The question remains whether or not the trial court here abused its discretion in the denial of attorney fees to each party. The reasonableness of an order of attorney fees is a matter of trial court discretion. Absent a clear abuse of discretion, a reviewing court may not disturb a trial court's decision on the matter of attorney fees (In re Marriage of Lopez, 38 Cal.App.3d 93, 113, 113 Cal.Rptr. 58. In exercising its discretion to award attorney fees under Civil Code section 4370, a trial court must consider the respective incomes and needs of a husband and wife (In re Marriage of Janssen, supra, 48 Cal.App.3d 425, 121 Cal.Rptr. 701; Perry v. Superior Court, 7 Cal.App.3d 236, 243, 86 Cal.Rptr. 607). The instant record does not indicate that the trial court considered the respective incomes and needs of the parties in denying attorney fees to each. Rather, the record indicates that the court summarily based its denial upon each party's “derelict” behavior in the two matters that comprised the consolidated proceedings. We conclude, therefore, that the trial court here should not have denied attorney fees without a hearing. At the hearing, the entitlement and amount of attorney fees on this appeal should also be determined.
The order is reversed and the case is remanded for reconsideration in the light of this opinion, and for a determination of interest on the support arrearages and attorney fees.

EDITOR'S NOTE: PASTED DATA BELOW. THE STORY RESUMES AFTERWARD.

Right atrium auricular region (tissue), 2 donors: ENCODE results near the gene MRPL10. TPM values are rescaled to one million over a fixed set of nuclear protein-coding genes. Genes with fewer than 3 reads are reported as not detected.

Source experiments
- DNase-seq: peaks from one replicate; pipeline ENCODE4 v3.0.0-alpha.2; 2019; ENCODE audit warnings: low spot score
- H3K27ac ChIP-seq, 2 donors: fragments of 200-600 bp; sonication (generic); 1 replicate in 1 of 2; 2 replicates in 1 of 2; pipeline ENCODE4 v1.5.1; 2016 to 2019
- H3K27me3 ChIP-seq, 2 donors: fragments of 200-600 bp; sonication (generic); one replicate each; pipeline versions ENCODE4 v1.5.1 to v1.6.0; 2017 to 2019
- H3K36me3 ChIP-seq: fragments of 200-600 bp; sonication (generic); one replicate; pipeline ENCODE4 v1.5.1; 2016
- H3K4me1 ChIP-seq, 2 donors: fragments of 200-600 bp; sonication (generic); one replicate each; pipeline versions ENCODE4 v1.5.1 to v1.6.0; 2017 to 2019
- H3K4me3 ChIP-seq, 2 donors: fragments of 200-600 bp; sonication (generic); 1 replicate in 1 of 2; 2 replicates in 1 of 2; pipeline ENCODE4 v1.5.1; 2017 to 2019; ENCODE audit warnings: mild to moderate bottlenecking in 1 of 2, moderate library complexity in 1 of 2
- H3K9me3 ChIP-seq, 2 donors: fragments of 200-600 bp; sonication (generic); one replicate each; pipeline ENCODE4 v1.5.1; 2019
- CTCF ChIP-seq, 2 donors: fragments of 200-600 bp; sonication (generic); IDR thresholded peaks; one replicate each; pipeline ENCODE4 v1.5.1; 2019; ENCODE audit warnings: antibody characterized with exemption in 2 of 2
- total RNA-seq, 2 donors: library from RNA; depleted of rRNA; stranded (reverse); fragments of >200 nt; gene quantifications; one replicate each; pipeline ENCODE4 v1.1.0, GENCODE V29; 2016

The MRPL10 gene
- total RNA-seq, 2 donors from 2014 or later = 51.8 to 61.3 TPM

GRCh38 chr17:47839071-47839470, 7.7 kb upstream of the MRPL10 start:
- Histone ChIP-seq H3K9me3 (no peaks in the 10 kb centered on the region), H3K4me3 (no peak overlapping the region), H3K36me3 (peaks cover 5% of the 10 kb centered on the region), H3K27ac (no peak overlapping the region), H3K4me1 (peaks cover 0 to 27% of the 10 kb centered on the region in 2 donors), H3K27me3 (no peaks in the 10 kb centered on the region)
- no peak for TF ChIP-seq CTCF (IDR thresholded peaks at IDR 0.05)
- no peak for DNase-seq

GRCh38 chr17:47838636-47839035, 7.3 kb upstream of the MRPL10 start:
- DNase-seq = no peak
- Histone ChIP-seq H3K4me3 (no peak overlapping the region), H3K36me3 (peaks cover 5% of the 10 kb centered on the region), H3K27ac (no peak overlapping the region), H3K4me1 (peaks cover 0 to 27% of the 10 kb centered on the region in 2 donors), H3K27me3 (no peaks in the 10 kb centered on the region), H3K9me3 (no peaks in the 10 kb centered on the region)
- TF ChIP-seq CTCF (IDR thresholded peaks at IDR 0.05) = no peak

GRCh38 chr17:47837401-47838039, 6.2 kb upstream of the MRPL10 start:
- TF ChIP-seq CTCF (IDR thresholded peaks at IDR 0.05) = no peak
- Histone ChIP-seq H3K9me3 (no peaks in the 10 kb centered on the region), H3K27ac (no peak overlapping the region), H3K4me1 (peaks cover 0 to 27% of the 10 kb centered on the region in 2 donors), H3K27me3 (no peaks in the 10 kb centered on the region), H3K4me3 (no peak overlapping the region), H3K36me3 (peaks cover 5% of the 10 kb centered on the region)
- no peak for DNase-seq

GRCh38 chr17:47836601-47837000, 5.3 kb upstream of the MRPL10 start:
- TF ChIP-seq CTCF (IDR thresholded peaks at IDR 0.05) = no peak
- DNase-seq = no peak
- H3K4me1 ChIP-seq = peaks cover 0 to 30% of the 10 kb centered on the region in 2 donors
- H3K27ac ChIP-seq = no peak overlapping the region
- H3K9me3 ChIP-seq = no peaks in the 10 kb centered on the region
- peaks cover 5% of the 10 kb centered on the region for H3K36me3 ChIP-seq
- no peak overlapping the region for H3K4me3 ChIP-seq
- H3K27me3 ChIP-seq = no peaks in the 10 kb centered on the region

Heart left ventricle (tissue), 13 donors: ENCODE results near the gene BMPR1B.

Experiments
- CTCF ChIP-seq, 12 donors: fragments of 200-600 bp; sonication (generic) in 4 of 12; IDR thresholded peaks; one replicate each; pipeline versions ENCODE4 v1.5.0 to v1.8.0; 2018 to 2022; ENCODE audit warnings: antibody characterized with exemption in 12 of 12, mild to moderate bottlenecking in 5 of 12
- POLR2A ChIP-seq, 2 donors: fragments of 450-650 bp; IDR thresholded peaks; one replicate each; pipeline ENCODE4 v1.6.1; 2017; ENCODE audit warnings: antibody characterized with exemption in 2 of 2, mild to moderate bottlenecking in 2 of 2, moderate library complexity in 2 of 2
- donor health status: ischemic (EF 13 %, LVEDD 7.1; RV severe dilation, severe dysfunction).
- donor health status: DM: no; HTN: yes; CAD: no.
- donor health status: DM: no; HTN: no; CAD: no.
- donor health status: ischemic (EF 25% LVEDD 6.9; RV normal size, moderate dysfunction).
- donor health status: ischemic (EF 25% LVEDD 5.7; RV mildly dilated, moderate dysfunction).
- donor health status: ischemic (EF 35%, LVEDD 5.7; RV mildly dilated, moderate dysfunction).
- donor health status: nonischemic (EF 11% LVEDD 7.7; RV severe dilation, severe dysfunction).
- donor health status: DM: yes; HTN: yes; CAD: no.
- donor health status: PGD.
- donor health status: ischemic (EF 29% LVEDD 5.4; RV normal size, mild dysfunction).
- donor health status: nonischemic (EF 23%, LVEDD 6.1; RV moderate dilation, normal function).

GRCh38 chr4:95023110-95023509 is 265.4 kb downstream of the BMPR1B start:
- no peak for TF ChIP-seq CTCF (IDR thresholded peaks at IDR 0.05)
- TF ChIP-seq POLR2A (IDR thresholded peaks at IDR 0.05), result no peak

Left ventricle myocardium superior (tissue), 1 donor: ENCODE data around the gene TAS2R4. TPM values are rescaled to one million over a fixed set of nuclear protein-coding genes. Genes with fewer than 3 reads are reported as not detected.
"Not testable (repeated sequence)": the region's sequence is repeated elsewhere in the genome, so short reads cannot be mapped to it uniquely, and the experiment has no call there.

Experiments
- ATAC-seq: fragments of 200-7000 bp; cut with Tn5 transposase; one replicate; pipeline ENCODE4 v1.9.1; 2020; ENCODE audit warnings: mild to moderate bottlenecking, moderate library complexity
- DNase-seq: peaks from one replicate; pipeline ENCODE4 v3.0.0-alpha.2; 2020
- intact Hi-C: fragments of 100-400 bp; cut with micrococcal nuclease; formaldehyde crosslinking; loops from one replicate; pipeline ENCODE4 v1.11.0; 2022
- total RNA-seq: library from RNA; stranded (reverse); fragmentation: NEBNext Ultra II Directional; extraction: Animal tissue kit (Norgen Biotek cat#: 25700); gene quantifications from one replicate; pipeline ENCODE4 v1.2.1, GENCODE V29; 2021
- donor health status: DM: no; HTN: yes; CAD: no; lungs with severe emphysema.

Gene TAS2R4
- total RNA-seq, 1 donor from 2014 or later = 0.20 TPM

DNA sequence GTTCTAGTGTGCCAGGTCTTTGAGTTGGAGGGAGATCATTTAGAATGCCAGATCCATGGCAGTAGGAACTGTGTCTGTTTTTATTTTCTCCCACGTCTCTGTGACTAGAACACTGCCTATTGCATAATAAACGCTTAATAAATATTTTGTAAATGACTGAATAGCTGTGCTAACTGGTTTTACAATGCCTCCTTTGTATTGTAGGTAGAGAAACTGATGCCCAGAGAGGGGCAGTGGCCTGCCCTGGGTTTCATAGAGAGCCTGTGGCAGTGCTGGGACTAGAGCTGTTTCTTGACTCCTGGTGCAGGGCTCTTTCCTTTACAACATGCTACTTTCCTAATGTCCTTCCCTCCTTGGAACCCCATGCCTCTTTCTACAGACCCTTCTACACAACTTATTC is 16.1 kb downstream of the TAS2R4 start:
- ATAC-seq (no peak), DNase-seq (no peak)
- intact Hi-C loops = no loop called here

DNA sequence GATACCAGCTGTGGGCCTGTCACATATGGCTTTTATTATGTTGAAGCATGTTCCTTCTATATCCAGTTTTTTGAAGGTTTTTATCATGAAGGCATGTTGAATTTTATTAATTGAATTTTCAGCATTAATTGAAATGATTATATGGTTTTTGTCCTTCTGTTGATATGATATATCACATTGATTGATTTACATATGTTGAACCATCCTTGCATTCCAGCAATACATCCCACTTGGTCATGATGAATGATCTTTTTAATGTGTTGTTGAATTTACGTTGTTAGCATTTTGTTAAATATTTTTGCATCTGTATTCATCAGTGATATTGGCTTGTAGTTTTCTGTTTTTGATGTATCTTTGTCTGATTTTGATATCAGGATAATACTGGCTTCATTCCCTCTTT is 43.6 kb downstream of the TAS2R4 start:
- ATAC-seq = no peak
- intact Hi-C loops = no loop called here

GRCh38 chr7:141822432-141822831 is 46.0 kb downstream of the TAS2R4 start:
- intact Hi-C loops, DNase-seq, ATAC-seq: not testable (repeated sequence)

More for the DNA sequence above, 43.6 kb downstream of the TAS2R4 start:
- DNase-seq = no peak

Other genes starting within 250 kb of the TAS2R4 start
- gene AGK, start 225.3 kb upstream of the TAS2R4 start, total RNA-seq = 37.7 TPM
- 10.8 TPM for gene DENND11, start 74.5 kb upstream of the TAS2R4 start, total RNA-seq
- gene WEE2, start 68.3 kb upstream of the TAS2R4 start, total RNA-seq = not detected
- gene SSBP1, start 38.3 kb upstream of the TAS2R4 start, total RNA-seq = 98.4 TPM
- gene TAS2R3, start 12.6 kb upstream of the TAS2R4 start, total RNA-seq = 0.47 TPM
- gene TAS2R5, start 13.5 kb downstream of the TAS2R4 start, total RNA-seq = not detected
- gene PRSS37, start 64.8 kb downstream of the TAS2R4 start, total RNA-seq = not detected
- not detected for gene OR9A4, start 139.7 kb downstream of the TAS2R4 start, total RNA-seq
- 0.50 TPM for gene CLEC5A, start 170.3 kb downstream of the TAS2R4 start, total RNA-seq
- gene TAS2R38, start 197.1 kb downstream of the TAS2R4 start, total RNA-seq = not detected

1. Although the notice of appeal specifies that it is taken from the entire order, no issues are raised as to the provisions that prospectively modify the child support from November 1977, and the visitation rights.
2. Code of Civil Procedure section 1650 et seq.
3. Worthley, supra, was decided in 1955 and involved the original version of Code of Civil Procedure section 1689, before the 1959 amendment, which only made minor changes in language that are of no significance here. Prior to 1959, the statute read as follows: “Any order of support issued by a court of this State when acting as a responding state shall not supersede any Previous order of support Issued in a divorce or separate maintenance action, but the amounts for a particular period paid pursuant to either order shall be credited against amounts accruing or accrued for the same period under both” (emphasis added).
4. We note that the record indicates that the court below was confused by the anomaly of the two orders and the unfortunate and unconscionable result it felt it had to reach.
5. So far as pertinent, Code of Civil Procedure section 1033 provides that the clerk or judge Must include in the judgment “entered up” any interest on the judgment “from the time it was rendered or made . . . .”
TAYLOR, Presiding Justice.
ROUSE and MILLER, JJ., concur.